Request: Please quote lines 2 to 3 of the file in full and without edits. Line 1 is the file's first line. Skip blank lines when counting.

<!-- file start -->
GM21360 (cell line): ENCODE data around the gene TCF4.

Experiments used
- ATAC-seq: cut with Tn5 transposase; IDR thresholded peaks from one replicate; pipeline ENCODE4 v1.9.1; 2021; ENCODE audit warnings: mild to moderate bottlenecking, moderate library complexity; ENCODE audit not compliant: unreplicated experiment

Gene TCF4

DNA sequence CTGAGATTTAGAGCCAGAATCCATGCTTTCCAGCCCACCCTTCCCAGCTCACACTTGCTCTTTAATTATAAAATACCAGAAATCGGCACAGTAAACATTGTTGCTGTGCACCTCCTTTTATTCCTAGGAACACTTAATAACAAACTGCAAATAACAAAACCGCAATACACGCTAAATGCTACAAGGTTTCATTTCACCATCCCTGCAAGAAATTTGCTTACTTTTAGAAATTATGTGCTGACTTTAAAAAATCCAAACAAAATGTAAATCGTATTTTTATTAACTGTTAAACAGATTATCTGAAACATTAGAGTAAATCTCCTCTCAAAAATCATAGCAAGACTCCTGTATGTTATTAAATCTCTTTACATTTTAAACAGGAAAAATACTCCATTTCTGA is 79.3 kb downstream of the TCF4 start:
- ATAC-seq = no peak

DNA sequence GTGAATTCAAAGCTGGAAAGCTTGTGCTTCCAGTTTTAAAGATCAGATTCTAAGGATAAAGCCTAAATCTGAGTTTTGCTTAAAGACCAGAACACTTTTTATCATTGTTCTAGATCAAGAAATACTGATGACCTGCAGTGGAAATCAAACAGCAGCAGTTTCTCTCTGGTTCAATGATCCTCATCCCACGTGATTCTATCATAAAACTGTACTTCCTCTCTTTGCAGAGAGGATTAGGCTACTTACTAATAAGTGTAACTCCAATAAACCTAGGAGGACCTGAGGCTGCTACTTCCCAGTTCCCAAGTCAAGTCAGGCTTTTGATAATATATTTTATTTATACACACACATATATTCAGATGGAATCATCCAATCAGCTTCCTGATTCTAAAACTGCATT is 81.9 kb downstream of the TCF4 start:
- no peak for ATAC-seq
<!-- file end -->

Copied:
Experiments used
- ATAC-seq: cut with Tn5 transposase; IDR thresholded peaks from one replicate; pipeline ENCODE4 v1.9.1; 2021; ENCODE audit warnings: mild to moderate bottlenecking, moderate library complexity; ENCODE audit not compliant: unreplicated experiment